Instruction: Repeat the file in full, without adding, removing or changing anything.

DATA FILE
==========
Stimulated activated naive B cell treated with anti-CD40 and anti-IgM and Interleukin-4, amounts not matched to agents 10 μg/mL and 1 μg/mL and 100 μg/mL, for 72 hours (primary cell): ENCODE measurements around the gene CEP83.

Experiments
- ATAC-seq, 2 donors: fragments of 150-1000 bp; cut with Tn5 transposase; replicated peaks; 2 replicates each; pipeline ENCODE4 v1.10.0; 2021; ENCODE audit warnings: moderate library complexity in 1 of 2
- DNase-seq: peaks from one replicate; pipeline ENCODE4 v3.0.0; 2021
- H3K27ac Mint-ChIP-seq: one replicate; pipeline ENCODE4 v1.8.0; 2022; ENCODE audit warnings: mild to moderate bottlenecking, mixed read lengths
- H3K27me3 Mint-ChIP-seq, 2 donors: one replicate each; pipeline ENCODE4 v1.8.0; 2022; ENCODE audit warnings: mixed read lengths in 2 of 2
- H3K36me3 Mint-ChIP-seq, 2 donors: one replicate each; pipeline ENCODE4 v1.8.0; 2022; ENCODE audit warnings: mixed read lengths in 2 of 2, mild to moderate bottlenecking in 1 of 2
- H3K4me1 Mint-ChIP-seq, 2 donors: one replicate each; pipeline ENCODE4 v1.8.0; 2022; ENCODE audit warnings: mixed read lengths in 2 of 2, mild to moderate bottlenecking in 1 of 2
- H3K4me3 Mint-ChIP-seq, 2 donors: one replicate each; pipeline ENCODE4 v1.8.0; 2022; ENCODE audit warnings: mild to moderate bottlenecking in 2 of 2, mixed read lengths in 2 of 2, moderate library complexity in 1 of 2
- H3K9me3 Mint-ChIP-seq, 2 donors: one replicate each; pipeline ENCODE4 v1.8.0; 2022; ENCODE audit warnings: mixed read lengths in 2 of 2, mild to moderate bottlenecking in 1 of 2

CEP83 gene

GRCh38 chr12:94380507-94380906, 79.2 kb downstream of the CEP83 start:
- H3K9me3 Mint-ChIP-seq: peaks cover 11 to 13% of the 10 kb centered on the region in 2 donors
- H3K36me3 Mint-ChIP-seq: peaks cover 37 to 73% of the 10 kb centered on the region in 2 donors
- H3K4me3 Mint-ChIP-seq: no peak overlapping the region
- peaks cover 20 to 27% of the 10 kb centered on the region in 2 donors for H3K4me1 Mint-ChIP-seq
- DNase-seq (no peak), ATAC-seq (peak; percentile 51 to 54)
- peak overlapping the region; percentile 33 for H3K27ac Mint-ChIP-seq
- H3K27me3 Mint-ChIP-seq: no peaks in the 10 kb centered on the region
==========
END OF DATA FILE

Stimulated activated naive B cell treated with anti-CD40 and anti-IgM and Interleukin-4, amounts not matched to agents 10 μg/mL and 1 μg/mL and 100 μg/mL, for 72 hours (primary cell): ENCODE measurements around the gene CEP83.

Experiments
- ATAC-seq, 2 donors: fragments of 150-1000 bp; cut with Tn5 transposase; replicated peaks; 2 replicates each; pipeline ENCODE4 v1.10.0; 2021; ENCODE audit warnings: moderate library complexity in 1 of 2
- DNase-seq: peaks from one replicate; pipeline ENCODE4 v3.0.0; 2021
- H3K27ac Mint-ChIP-seq: one replicate; pipeline ENCODE4 v1.8.0; 2022; ENCODE audit warnings: mild to moderate bottlenecking, mixed read lengths
- H3K27me3 Mint-ChIP-seq, 2 donors: one replicate each; pipeline ENCODE4 v1.8.0; 2022; ENCODE audit warnings: mixed read lengths in 2 of 2
- H3K36me3 Mint-ChIP-seq, 2 donors: one replicate each; pipeline ENCODE4 v1.8.0; 2022; ENCODE audit warnings: mixed read lengths in 2 of 2, mild to moderate bottlenecking in 1 of 2
- H3K4me1 Mint-ChIP-seq, 2 donors: one replicate each; pipeline ENCODE4 v1.8.0; 2022; ENCODE audit warnings: mixed read lengths in 2 of 2, mild to moderate bottlenecking in 1 of 2
- H3K4me3 Mint-ChIP-seq, 2 donors: one replicate each; pipeline ENCODE4 v1.8.0; 2022; ENCODE audit warnings: mild to moderate bottlenecking in 2 of 2, mixed read lengths in 2 of 2, moderate library complexity in 1 of 2
- H3K9me3 Mint-ChIP-seq, 2 donors: one replicate each; pipeline ENCODE4 v1.8.0; 2022; ENCODE audit warnings: mixed read lengths in 2 of 2, mild to moderate bottlenecking in 1 of 2

CEP83 gene

GRCh38 chr12:94380507-94380906, 79.2 kb downstream of the CEP83 start:
- H3K9me3 Mint-ChIP-seq: peaks cover 11 to 13% of the 10 kb centered on the region in 2 donors
- H3K36me3 Mint-ChIP-seq: peaks cover 37 to 73% of the 10 kb centered on the region in 2 donors
- H3K4me3 Mint-ChIP-seq: no peak overlapping the region
- peaks cover 20 to 27% of the 10 kb centered on the region in 2 donors for H3K4me1 Mint-ChIP-seq
- DNase-seq (no peak), ATAC-seq (peak; percentile 51 to 54)
- peak overlapping the region; percentile 33 for H3K27ac Mint-ChIP-seq
- H3K27me3 Mint-ChIP-seq: no peaks in the 10 kb centered on the region